“With creative sentencing, you have that direct benefit from something very tragic. The victims or families of victims can see what came of that incident,” he said. “Sometimes, there will be bursaries, or colleges will have programs, in the name of the person who was injured or killed. So, there’s a benefit they can see and deservedly so.”
The program has been so successful, Harrison said, that the majority of Alberta’s safety breach cases now involve a creative sentence. Last year, for example, there were 11 convictions, and only two did not have a creative sentence. In that year, penalties totalled $1.7 million, and almost $1.3 went to creative sentences.
While judges make the final decision, he added, the program is designed to allow victims or their families to have as much say as possible in how the money is spent.
For example, in one of the earliest cases of creative sentencing, a company agreed to donate more than $400,000 in land to create an emergency runway for planes unable to land at Edmonton International Airport. The victim in the case — a 14-year-old boy who died when he was crushed by a box liner in a truck — had loved airplanes and flying.
“Sometimes, you can have great tie-ins that have some sort of meaning to the person who was seriously injured or killed,” Harrison said.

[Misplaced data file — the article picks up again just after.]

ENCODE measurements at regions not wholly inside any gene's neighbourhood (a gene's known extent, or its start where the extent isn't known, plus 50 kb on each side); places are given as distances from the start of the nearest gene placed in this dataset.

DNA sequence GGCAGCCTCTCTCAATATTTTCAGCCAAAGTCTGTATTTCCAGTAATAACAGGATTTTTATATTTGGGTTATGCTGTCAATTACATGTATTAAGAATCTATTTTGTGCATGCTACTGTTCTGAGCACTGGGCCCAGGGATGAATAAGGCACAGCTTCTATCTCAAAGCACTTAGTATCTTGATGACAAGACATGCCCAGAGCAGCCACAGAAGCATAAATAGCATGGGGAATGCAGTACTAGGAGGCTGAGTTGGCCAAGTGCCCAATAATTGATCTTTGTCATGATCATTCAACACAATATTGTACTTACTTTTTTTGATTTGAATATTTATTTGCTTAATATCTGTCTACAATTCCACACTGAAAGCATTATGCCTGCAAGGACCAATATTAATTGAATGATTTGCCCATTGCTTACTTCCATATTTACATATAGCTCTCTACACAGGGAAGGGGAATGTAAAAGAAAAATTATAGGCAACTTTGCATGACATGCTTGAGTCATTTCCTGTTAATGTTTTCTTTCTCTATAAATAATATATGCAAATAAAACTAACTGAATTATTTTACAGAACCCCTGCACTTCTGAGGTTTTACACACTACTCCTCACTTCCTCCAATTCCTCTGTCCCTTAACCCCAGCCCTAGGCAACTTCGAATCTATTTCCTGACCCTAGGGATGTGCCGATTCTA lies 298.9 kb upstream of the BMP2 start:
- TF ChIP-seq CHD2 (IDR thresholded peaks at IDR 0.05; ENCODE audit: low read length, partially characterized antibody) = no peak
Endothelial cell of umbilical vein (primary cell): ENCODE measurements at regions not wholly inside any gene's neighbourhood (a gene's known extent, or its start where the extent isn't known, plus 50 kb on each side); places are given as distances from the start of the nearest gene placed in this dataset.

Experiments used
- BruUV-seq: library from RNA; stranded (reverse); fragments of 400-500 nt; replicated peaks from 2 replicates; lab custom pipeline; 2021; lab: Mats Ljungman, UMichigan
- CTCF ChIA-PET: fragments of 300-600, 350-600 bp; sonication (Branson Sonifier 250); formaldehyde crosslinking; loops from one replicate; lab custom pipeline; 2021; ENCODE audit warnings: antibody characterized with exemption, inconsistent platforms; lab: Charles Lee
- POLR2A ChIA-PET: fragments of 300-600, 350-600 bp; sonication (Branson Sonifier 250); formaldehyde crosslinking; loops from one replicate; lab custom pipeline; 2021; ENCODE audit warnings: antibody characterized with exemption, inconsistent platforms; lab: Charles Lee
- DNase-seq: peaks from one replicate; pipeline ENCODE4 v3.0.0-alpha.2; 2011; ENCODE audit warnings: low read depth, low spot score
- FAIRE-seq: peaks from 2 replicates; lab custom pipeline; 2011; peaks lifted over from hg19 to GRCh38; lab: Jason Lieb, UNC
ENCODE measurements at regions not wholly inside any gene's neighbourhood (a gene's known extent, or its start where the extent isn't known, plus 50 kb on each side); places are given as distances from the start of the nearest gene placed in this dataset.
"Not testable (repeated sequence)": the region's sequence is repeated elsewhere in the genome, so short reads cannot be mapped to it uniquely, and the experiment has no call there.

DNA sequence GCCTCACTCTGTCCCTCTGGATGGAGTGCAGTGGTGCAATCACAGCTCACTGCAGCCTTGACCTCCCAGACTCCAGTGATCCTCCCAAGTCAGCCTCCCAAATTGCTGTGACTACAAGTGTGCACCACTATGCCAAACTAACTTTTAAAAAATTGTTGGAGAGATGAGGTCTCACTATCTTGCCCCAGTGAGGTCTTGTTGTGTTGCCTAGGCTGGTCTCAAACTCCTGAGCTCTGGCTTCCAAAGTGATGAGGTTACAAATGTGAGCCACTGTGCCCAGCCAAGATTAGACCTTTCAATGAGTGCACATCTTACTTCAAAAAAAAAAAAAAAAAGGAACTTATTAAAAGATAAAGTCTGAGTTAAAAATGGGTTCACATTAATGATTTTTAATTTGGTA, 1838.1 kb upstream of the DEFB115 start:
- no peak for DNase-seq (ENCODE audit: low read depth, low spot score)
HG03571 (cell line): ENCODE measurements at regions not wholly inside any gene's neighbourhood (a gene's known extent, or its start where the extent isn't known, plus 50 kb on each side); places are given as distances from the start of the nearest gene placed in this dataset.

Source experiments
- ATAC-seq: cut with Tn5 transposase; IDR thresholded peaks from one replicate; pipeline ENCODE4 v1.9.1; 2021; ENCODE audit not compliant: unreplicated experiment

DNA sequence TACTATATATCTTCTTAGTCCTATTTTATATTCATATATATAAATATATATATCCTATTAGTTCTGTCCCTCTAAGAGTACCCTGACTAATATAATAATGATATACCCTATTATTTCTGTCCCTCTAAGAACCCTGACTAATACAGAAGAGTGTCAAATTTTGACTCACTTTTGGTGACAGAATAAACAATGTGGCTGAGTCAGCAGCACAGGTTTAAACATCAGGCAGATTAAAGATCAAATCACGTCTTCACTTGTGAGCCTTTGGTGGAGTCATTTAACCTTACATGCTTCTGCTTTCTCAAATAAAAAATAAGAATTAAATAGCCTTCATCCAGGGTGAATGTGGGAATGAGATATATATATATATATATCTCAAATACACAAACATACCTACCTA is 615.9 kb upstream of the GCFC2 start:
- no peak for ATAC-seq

Politicians were prompted to allow donations to third parties, in part, because victims and their families in Alberta do not have direct access to the victim resource fund, he said. In most provinces, convicted companies are charged a victim surcharge, an extra amount calculated as a percentage of the fine. That amount goes into a pool that victims and families can use to help them pay for supports such as rehabilitation, training and equipment.
In Alberta, the 15 per cent victim surcharge is administered by Alberta Justice.
“This is another way for us to deal with that. We’re saying that, if you can’t have access to that funding program, how else can we come up with something positive from something tragic?” he said.
Since its creation, the program has undergone some changes, Harrison said. Early on, courts found that some companies were disregarding the orders and not paying the safety associations. Within the last year, however, the law has been changed, and companies are now required to post a bond to the court before sentencing to ensure payment.
The Ontario Ministry of Labour said there is no authority under the province’s Occupational Health and Safety Act to allow alternative sentencing. The act provides only for fines and/or imprisonment.
“Our prosecutions are in the public interest, and we try to effect specific and general deterrence. The position we take in any particular prosecution, including the position on sentencing, depends on the circumstances of each case,” said Matt Blajer, spokesperson for the Ontario Ministry of Labour.
He could not comment on whether the newly elected Liberal government might take a different position to alternative sentencing.
Law said alternative sentencing does not diminish punishment or deterrence. In the case against Agra, the company still had to pay a large fine. Other companies, moreover, will take notice and implement measures to try to ensure they don’t have to pay a similar fee.
“[Alternative sentencing] is just another benefit. We get punishment, deterrence and we get an investment in the mission of the law, which is, after all, to protect people at work,” he said.